|Stauromeduse from Ernst Haeckel's 1904 Kunstformen der Natur|
Stauromedusae are the stalked jellyfishes. They are the sole living members of the class Staurozoa, and belong to the medusozoa subphylum of Cnidaria. They are unique among medusa jellyfish in that they do not have an alternation of polyp and medusa life cycle phases but are instead interpreted as an attached medusa stage, with a life style more resembling that of polypoid forms. They have a generally trumpet-shaped body, oriented upside-down in comparison with other jellyfish, with the tentacles projecting upwards, and the stalk located in the centre of the umbrella.
Members of this class are commonly found in relatively cold waters, close to the shoreline.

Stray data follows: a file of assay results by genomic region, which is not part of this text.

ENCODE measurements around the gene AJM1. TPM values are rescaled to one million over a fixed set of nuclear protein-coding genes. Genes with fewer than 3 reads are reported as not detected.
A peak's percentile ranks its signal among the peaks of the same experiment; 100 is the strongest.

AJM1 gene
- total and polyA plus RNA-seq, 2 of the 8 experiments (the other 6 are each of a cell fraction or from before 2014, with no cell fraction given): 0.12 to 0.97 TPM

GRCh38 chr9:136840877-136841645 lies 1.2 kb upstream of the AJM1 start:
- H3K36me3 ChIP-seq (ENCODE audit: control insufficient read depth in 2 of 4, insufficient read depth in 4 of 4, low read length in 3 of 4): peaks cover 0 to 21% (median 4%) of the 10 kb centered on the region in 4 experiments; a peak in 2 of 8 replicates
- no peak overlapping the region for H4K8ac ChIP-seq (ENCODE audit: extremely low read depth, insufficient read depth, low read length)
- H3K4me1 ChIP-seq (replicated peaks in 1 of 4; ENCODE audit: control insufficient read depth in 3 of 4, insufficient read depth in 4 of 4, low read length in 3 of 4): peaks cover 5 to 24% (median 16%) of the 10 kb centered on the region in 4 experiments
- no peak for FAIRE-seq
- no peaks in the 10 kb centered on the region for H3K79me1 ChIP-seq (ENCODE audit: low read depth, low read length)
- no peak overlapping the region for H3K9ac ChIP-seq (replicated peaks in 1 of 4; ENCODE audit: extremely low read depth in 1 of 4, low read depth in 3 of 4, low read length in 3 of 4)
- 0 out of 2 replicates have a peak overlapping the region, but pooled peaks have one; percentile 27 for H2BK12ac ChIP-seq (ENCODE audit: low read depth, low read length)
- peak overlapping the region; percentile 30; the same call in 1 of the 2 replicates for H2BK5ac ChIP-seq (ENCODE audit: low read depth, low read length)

Sexually mature stauromedusae free-spawn eggs or sperm, which fertilize in the sea and form a creeping, unciliated planula larva. The larvae crawl across the sea floor and find a suitable place, attaching themselves typically to rock or algae, where they eventually develop into a new, attached stauromedusa. Unlike most scyphozoan jellyfish that practice strobilation, or the process of dividing themselves into body segments, which become new individuals, nearly all stauromedusae develop directly into the adult form.
Although conventionally considered to be an order in the class Scyphozoa, recent genetic studies suggest that Stauromedusae should be elevated to a taxon equivalent of Scyphozoa and Cubozoa, and should therefore be known as the class Staurozoa..1
- Marques, Antonio C.; Allen G. Collins (March 2004). "Cladistic analysis of Medusozoa and cnidarian evolution". Invertebrate Biology 123 (1). pp. 23–42. doi:10.1111/j.1744-7410.2004.tb00139.x.
- Introduction to Stauromedusae
- Brief classification University of Michigan
- List of all known species of Stauromedusae